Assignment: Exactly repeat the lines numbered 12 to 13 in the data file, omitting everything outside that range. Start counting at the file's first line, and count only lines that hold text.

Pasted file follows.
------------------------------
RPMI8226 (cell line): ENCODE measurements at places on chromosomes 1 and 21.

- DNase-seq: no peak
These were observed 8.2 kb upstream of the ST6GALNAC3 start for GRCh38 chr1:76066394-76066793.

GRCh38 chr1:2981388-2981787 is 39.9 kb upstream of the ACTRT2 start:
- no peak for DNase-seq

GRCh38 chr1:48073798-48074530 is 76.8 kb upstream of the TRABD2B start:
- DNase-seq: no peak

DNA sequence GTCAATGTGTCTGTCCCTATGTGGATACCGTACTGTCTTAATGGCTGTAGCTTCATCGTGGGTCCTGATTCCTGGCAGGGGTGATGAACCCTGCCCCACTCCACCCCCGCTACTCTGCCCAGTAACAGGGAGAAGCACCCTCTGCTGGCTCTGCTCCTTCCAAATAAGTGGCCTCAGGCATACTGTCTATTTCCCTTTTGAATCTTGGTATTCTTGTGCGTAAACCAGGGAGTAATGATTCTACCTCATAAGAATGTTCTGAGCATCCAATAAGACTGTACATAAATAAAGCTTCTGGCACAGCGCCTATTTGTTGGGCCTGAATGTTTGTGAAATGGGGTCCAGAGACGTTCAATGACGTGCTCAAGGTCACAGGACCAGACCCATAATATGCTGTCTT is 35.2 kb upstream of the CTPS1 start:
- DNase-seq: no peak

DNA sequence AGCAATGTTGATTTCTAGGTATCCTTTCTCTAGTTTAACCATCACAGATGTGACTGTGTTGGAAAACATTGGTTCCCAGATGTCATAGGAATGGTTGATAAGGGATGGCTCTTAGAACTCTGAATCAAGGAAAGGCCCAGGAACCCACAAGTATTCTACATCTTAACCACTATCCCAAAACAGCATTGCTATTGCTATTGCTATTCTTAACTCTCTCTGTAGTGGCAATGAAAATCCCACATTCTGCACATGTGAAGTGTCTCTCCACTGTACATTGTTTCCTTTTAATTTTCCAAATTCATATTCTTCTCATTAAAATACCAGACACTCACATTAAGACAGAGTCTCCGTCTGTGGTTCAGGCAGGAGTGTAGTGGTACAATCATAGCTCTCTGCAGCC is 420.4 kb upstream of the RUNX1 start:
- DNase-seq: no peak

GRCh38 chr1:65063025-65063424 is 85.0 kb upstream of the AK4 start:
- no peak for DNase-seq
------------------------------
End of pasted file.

GRCh38 chr1:65063025-65063424 is 85.0 kb upstream of the AK4 start:
- no peak for DNase-seq